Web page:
What is the scariest example of medical negligence you’ve seen?
I was 6 months pregnant with a very healthy pregnancy. I went to get out of the car which was not difficult at 6 months along. I swung my legs out and my feet touched the ground then all of a sudden I was hysterically crying, snot pouring out of my nose, screaming in pain. Pain level 9. My husband got me to the ER where I kept yelling at everyone that it hurt above my uterus and it wasn’t pregnancy related. Up to the maternity ward they take me despite my insistence that it wasn’t pregnancy related. I laid flat on my back and pain eased up to tolerable. Pain level 5. Red flag! A six-month pregnant woman won’t want to lie flat on her back. The baby checked out fine just as I knew he would. This same scenario happened eight times over the next month and a half and no one would listen that it was not pregnancy related.
Finally on that eighth time I was admitted because now I’m seen as a pain meds seeker and they wanted to do an early delivery because I’m now an unfit mother. Keep in mind that I have declined pain meds every single time they were offered. I wouldn’t be able to describe my symptoms if they covered them up with pain meds. A new sonographer comes in to my hospital room to do a long ultrasound to make sure the baby is making breathing motions so they could deliver early via c-section. This is my third kid and I’ve only delivered vaginally. Before she came in I could hear the nurses telling her how I was just after pain meds and they were going to have a social worker take the baby as soon as it was born. So at this point I’m horrified. My mom, husband and 13-year-old daughter had just stepped out to get something to eat so I was alone when I overheard the evil nurses.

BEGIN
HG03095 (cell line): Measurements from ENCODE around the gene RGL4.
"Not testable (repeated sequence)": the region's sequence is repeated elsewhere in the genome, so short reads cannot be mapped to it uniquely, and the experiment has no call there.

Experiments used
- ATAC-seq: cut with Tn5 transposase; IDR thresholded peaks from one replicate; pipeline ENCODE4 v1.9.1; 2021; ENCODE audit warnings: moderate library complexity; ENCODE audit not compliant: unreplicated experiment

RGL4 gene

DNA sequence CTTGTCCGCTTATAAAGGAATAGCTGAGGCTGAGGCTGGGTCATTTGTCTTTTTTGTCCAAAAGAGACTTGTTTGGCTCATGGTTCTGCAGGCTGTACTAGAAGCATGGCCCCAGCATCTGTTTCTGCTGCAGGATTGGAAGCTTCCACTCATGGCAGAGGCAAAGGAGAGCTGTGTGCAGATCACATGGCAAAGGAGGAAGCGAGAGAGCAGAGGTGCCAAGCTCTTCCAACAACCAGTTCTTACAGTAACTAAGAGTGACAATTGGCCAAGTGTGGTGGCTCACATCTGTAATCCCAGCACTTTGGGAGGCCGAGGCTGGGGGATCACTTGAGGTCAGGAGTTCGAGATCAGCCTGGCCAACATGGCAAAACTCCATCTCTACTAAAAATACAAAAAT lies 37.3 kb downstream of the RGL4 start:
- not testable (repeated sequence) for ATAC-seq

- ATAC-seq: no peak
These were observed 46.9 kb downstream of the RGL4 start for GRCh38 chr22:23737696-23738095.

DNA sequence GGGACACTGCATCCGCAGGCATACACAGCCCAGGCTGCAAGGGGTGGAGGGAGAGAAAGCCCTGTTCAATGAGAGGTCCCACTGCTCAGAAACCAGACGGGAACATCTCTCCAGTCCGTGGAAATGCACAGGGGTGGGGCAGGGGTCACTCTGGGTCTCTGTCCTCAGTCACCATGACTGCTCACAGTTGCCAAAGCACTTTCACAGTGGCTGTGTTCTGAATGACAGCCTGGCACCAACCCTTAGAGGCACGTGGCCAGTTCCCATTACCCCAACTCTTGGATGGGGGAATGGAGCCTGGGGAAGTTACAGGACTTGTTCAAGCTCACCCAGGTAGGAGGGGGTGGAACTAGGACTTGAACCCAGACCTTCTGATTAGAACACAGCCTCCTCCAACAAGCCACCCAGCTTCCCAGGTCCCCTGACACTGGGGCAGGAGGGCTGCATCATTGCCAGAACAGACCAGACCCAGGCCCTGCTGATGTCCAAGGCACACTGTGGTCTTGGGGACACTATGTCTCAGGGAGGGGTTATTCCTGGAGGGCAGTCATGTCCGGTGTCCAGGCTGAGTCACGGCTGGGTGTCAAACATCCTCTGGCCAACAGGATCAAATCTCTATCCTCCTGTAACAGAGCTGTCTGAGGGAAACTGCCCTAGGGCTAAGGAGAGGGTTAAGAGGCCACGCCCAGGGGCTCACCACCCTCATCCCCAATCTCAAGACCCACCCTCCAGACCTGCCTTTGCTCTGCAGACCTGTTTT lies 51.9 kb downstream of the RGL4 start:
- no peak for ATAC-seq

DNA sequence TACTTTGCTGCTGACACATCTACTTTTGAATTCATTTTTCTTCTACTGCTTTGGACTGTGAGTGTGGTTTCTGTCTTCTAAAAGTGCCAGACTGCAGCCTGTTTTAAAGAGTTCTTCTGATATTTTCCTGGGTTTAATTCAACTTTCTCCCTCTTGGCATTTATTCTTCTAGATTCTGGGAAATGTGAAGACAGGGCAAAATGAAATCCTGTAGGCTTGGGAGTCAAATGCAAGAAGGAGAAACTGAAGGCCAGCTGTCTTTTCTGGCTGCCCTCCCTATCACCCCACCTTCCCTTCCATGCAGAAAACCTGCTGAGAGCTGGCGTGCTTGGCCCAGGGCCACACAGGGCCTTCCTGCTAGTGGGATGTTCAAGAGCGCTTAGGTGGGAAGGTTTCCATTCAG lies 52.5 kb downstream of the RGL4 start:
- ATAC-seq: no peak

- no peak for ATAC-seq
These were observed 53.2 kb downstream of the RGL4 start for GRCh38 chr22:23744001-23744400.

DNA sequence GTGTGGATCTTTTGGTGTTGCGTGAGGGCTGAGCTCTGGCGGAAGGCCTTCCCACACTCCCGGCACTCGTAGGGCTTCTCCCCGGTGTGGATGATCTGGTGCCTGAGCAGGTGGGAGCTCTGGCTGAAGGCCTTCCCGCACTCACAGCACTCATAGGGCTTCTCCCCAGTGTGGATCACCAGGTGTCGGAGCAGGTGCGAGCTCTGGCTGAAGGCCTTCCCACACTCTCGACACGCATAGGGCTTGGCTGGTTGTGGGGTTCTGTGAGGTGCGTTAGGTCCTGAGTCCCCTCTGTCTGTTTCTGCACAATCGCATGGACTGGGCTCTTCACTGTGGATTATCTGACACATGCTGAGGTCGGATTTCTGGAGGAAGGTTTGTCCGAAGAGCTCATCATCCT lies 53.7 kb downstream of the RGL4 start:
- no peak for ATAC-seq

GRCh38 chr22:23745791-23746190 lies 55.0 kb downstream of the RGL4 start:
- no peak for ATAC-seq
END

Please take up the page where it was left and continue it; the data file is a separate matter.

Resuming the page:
The sonographer gets set up with her machine and looks at me in the most loving and caring way and asks about my pain. I tell her everything because I’m distraught, angry and confused. I need to let it all out. I tell her no one has even examined the area in pain and it’s been over a month. She asked if she can try to see something with the ultrasound. “YES, PLEASE!!!” She puts the wand above my uterus, squints at the screen and says, “What is that?” Then she says, “Bear down,” so I did and she completely freaked out, ran out to the nurses’ station and proceeded to yell very loudly at all the nurses about negligence and how could they do this to another human being. It turned out that an internal incision from having my gall bladder removed had ripped open and my intestines were bulging.
I finally got to see a general surgeon and get some answers. He left my room door open so I could hear him chew out the nursing staff and my midwife. It was glorious! I delivered at 40 weeks with a very very easy labor and delivery. The baby was perfectly healthy. The surgeon repaired the hernia and life is good again.
When my daughter was 5, she broke her arm.
We knew immediately that it was broken. She was jumping on the trampoline, bounced too high, and landed on her right arm as she came back down. I heard the “Crack! Crack!” of both her radius and ulna snapping, and her arm near her elbow swelled up immediately.
My daughter has always been stoic. Even as a baby, she rarely cried, and she did not cry then. I told her we had to take her to get her arm “fixed” and drove her to Cincinnati Children’s Hospital, which is considered to be one of the top hospitals in the US.